Dennis Young isn’t interested in all the political wrangling that’s about to take place as Gov. Andrew Cuomo ratchets up his efforts to see New York’s minimum wage increased to $10.50 an hour.
All Young knows is that if Cuomo’s proposal gets approved by state lawmakers, it will mean an extra $80 a week in his pocket.
“That doesn’t sound like much, but to me, a person in my position, it means a lot,” said Young, who works as downtown Buffalo parking lot attendant. “It helps me pay by bills. It helps me keep from having my gas shut off.”
Young was one of several hundred people who attended a rally staged by Cuomo this morning at the Boys and Girls Club on Bailey Avenue in Buffalo. The setting, in a gritty, working class urban neighborhood, was designed to drive home the point that raising the state’s minimum wage will benefit those that need it the most — the lower middle class.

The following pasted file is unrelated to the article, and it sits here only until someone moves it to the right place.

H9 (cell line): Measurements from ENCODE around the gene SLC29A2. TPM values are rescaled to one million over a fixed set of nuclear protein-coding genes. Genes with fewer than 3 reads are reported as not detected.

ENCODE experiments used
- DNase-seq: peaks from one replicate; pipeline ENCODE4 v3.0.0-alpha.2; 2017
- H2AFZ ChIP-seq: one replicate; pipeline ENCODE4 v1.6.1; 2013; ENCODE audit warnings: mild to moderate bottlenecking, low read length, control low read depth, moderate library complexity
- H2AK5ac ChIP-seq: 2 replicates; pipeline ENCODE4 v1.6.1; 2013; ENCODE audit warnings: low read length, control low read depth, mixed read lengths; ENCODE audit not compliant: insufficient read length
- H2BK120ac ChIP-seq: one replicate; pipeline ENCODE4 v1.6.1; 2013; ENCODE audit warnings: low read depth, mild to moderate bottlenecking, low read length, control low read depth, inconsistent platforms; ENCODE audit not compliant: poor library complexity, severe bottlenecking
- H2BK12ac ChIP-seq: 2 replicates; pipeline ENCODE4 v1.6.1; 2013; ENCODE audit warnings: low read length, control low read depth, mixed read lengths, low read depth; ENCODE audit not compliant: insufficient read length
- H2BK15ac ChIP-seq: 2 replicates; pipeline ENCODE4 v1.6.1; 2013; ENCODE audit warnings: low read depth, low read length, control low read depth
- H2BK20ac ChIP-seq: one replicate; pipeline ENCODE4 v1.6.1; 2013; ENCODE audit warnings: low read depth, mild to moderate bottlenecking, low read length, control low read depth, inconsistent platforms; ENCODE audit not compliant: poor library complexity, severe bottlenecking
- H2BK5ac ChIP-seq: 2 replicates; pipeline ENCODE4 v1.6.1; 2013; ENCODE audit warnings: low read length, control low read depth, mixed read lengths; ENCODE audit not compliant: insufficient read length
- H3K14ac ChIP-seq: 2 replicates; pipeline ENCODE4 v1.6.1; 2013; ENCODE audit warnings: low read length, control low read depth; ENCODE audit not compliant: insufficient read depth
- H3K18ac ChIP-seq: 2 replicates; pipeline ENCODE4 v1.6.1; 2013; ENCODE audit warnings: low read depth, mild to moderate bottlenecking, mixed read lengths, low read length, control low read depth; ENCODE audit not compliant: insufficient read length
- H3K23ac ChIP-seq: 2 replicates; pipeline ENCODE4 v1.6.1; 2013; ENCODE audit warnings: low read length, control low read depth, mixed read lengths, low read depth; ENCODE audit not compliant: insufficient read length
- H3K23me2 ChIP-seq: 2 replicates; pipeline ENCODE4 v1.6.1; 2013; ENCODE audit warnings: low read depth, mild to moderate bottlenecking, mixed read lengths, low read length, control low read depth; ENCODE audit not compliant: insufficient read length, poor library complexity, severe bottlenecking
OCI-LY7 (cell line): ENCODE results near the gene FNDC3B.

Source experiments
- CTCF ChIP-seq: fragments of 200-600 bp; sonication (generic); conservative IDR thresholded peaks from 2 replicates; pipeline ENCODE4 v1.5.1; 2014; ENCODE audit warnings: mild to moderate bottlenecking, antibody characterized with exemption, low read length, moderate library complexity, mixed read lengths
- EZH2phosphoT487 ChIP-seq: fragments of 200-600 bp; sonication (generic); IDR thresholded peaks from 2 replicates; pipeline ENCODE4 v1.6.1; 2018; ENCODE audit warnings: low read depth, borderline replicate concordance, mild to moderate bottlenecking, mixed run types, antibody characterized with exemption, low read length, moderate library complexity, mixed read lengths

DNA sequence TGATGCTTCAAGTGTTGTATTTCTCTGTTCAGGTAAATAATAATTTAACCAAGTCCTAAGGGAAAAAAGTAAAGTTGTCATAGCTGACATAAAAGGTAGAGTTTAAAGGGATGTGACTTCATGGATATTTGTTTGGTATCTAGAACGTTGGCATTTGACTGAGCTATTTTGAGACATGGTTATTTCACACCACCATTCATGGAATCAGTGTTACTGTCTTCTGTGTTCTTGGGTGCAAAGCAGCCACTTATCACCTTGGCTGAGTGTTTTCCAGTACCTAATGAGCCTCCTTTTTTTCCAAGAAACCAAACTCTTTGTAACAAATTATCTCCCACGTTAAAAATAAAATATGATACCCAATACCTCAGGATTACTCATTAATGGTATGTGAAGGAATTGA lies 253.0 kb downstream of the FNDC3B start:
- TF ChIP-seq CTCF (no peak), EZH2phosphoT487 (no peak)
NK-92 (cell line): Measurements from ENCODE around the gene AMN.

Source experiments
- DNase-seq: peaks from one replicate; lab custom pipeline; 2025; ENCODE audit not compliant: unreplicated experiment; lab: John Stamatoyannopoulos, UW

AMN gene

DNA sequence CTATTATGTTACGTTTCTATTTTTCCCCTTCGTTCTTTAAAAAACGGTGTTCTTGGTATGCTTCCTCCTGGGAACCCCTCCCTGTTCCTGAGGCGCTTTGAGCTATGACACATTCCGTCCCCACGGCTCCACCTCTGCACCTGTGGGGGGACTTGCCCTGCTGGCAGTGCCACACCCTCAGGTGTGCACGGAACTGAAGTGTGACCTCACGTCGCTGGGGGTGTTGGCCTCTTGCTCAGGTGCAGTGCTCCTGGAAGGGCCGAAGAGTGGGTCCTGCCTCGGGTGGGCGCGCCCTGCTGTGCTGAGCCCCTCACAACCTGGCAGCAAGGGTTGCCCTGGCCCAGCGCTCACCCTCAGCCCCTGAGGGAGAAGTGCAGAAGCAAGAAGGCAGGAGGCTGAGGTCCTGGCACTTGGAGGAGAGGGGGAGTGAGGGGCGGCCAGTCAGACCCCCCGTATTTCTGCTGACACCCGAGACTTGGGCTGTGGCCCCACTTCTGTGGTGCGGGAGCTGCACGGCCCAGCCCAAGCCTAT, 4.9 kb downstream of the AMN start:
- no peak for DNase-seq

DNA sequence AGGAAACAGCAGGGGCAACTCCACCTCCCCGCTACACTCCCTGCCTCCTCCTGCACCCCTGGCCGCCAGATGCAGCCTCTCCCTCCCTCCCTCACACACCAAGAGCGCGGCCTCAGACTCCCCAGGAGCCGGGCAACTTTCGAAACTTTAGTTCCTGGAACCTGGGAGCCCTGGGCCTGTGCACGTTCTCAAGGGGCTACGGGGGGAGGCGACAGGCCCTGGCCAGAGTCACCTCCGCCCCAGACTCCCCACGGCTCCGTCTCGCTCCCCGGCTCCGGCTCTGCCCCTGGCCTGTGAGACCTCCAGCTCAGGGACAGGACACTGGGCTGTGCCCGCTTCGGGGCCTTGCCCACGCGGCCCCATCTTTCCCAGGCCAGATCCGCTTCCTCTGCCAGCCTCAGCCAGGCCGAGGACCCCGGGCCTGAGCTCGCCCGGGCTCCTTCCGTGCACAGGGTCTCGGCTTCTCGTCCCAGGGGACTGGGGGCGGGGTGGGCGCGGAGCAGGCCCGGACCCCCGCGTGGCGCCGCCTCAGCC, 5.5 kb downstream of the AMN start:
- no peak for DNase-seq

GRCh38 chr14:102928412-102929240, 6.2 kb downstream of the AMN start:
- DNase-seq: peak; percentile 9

“The concept of a minimum wage is that if you are working full time, you should be able to provide for your family so that you family isn’t living in poverty,” Cuomo said. “The reality is you can’t afford to raise a family in New York state on $18,000 a year. The minimum wage is not doing what it is supposed to do.”
Under his plan, the minimum wage would increase to $10.50 an hour for most of New York — except New York City where it would be raised to $11.50 an hour because of the added expense of living in that metropolitan area.